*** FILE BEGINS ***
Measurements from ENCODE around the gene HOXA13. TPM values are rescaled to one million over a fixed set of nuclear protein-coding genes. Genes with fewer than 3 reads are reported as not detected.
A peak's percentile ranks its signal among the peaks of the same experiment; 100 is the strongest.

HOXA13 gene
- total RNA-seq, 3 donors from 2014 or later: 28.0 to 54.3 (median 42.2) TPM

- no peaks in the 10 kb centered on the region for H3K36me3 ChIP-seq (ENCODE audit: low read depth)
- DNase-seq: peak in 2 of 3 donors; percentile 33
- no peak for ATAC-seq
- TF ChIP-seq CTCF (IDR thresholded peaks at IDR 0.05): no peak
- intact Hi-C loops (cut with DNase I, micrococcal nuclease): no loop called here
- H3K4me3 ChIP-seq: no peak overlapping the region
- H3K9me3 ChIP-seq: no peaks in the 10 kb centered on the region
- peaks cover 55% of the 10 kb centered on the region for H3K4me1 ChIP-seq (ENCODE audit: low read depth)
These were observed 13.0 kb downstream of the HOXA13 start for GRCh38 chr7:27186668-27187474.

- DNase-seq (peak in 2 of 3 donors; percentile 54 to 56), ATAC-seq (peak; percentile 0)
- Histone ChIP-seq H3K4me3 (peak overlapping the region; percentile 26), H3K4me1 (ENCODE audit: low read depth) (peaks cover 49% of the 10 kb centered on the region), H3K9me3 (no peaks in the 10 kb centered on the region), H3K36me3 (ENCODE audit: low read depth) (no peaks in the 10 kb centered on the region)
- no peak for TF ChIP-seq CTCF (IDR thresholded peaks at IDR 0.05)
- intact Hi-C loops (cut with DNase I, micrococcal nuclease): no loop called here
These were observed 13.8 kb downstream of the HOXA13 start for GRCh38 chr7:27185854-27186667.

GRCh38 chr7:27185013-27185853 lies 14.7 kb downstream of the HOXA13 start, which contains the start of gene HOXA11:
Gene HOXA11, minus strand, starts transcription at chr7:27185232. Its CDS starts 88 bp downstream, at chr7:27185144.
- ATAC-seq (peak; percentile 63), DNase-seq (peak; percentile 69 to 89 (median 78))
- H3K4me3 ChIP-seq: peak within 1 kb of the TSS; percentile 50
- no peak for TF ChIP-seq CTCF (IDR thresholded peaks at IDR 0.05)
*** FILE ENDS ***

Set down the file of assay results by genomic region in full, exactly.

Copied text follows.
Measurements from ENCODE around the gene HOXA13. TPM values are rescaled to one million over a fixed set of nuclear protein-coding genes. Genes with fewer than 3 reads are reported as not detected.
A peak's percentile ranks its signal among the peaks of the same experiment; 100 is the strongest.

HOXA13 gene
- total RNA-seq, 3 donors from 2014 or later: 28.0 to 54.3 (median 42.2) TPM

- no peaks in the 10 kb centered on the region for H3K36me3 ChIP-seq (ENCODE audit: low read depth)
- DNase-seq: peak in 2 of 3 donors; percentile 33
- no peak for ATAC-seq
- TF ChIP-seq CTCF (IDR thresholded peaks at IDR 0.05): no peak
- intact Hi-C loops (cut with DNase I, micrococcal nuclease): no loop called here
- H3K4me3 ChIP-seq: no peak overlapping the region
- H3K9me3 ChIP-seq: no peaks in the 10 kb centered on the region
- peaks cover 55% of the 10 kb centered on the region for H3K4me1 ChIP-seq (ENCODE audit: low read depth)
These were observed 13.0 kb downstream of the HOXA13 start for GRCh38 chr7:27186668-27187474.

- DNase-seq (peak in 2 of 3 donors; percentile 54 to 56), ATAC-seq (peak; percentile 0)
- Histone ChIP-seq H3K4me3 (peak overlapping the region; percentile 26), H3K4me1 (ENCODE audit: low read depth) (peaks cover 49% of the 10 kb centered on the region), H3K9me3 (no peaks in the 10 kb centered on the region), H3K36me3 (ENCODE audit: low read depth) (no peaks in the 10 kb centered on the region)
- no peak for TF ChIP-seq CTCF (IDR thresholded peaks at IDR 0.05)
- intact Hi-C loops (cut with DNase I, micrococcal nuclease): no loop called here
These were observed 13.8 kb downstream of the HOXA13 start for GRCh38 chr7:27185854-27186667.

GRCh38 chr7:27185013-27185853 lies 14.7 kb downstream of the HOXA13 start, which contains the start of gene HOXA11:
Gene HOXA11, minus strand, starts transcription at chr7:27185232. Its CDS starts 88 bp downstream, at chr7:27185144.
- ATAC-seq (peak; percentile 63), DNase-seq (peak; percentile 69 to 89 (median 78))
- H3K4me3 ChIP-seq: peak within 1 kb of the TSS; percentile 50
- no peak for TF ChIP-seq CTCF (IDR thresholded peaks at IDR 0.05)